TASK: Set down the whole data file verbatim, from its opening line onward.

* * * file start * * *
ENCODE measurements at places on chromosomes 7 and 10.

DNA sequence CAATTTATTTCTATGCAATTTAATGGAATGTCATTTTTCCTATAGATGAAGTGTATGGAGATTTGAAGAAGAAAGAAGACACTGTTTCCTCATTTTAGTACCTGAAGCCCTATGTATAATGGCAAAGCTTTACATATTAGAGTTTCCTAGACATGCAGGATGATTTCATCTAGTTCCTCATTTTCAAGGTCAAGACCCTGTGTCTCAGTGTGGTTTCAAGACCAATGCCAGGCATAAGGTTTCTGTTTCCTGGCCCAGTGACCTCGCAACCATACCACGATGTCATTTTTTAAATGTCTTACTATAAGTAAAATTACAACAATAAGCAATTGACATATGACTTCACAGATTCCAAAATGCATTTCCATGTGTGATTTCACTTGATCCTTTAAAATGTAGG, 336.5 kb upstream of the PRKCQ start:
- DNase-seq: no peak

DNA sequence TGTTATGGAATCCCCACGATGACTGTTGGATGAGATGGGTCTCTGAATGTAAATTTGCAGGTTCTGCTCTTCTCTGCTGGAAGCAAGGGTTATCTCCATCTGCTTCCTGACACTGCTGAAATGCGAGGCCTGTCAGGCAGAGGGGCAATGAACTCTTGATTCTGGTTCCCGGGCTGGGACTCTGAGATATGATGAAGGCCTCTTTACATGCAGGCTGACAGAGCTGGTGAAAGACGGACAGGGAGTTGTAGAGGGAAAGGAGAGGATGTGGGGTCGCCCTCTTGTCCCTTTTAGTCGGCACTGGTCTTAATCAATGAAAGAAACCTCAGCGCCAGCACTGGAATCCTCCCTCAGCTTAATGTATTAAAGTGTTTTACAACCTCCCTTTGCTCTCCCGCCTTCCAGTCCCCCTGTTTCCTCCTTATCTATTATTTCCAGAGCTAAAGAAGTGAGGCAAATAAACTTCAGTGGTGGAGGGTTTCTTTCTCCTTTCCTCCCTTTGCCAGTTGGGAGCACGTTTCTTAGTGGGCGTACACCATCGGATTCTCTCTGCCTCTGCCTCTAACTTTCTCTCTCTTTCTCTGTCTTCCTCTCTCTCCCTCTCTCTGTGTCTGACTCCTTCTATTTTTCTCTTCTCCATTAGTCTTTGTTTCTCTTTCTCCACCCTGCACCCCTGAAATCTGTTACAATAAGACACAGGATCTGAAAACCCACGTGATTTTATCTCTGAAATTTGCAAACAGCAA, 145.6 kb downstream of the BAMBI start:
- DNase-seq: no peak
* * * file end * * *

ENCODE measurements at places on chromosomes 7 and 10.

DNA sequence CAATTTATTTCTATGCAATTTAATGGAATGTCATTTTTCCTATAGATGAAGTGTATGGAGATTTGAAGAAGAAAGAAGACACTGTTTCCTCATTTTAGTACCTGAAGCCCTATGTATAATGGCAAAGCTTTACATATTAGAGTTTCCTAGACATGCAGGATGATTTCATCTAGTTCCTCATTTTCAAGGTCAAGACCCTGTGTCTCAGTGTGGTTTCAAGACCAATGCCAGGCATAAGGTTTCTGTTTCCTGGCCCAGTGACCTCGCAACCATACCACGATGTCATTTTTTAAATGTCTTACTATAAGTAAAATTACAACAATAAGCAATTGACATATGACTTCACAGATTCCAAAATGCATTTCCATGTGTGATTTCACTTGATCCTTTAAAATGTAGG, 336.5 kb upstream of the PRKCQ start:
- DNase-seq: no peak

DNA sequence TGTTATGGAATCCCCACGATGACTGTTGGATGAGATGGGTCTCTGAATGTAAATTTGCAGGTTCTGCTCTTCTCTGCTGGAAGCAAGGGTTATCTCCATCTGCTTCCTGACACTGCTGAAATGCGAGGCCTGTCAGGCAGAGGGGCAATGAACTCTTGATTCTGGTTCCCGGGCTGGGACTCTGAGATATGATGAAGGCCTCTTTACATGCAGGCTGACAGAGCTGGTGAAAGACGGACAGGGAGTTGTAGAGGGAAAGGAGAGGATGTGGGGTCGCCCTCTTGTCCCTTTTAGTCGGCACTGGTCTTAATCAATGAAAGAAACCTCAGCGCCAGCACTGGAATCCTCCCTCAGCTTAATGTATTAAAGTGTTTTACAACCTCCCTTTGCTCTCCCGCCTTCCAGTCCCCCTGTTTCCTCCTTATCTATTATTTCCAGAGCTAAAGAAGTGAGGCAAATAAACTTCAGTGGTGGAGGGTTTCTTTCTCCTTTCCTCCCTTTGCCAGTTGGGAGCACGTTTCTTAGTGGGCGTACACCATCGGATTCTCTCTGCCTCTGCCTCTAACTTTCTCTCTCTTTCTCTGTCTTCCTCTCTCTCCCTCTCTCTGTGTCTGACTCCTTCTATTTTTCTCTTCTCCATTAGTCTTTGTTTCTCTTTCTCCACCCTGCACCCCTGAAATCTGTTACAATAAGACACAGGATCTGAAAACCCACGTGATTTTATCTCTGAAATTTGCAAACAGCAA, 145.6 kb downstream of the BAMBI start:
- DNase-seq: no peak